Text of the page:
Even thought this MIGHT be a healthier alternative to smoking a real cigarette, is it morally right to design something that could kill you? Oviously this design was targeted at people who like to smoke but KNOW that it’s bad for them. Seeing this on a bilboard could convince a person that this is a better way to smoke instead of quitting smoking all together.
Turning a product from something that causes cancer and many other debilitating diseases into something that is represented as “green” and “electric” is all just a great design ploy to grab customers and their wallets. The way the gradient goes into the design and how the type is treated makes it look as if smoking is actually healthy for you, and natural in a sense. Which most people know isn’t the case at all.
Sitting in Bill’s beautiful house trying to brainstorm on research project ideas has started off harder than expected. Looking back to Bill’s lecture on caring and being interested, finding a question that relates to graphic design which is relevant enough to keep me interested is difficult. I have to first start by asking every question that comes to mind about my major.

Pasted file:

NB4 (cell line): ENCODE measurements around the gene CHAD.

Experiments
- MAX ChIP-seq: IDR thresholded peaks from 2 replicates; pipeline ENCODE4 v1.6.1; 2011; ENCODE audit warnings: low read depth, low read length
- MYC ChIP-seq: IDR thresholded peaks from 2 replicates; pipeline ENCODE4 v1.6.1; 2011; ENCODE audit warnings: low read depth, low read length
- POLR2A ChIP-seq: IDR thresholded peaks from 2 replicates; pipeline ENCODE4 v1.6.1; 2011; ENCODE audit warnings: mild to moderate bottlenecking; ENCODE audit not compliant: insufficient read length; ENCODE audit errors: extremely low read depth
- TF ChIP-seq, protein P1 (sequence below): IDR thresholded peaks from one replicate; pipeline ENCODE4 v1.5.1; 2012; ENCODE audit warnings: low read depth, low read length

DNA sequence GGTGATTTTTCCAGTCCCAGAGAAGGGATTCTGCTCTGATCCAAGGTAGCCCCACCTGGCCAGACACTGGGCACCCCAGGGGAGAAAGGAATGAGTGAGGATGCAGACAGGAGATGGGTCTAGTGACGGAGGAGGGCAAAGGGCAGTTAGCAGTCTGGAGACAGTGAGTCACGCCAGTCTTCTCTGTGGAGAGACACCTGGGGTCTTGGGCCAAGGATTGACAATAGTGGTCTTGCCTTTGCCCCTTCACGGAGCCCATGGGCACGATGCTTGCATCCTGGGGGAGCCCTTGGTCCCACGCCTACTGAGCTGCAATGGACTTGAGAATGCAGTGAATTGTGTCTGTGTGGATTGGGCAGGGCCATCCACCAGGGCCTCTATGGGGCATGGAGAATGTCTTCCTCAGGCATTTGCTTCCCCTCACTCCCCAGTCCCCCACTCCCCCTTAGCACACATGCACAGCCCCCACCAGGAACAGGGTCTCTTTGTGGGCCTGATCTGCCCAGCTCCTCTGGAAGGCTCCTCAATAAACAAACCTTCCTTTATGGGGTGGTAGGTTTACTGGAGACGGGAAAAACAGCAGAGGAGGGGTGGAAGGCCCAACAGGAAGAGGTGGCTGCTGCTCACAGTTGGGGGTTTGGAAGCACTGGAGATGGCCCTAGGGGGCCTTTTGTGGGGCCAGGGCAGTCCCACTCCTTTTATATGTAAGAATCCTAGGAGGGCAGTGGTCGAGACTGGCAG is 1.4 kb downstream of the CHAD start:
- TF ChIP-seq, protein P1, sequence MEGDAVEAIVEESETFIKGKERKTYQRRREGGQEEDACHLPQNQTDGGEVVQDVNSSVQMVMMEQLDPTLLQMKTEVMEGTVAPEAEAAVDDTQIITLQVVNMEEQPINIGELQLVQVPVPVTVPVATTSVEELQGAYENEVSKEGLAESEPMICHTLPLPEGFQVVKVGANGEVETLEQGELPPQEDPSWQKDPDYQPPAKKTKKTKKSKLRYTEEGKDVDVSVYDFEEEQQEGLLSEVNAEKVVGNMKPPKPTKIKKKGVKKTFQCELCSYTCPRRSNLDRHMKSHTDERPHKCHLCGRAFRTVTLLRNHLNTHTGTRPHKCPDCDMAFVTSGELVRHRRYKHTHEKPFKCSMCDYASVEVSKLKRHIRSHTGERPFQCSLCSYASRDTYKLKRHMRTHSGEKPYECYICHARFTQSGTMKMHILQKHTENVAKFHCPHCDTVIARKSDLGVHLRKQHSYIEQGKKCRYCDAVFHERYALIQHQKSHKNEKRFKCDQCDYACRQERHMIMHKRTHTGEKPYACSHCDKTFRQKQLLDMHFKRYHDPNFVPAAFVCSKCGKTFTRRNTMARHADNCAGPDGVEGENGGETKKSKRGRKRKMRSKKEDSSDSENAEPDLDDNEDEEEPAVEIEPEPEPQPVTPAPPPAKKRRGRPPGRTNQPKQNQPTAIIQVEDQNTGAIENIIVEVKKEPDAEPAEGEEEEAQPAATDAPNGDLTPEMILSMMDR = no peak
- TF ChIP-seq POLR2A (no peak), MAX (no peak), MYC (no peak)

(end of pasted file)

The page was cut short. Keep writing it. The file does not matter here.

- Who is the company?
- What do they represent?
- Who is their targeted audience?
- What kind of message are they trying to send?
- Why do they need new designs?
- Is designing for this company ethical? moral? (knowing that supporting a great design for a company that hurts people is immoral, one would have to decide if designing for this said company is okay or not) – for example making a kick ass logo for a cigarette company might not be moral depending on how you might see things.
- What do i get out of designing on the computer?
- How would people see me through the designs i create?
Again sorry for the insane music if thats not your style, thought this was another great example of artistic collaboration and communication. Graffiti relates directly to composition for me, using design to transform typography into something seen completely different and conveyed in a different tone is very interesting.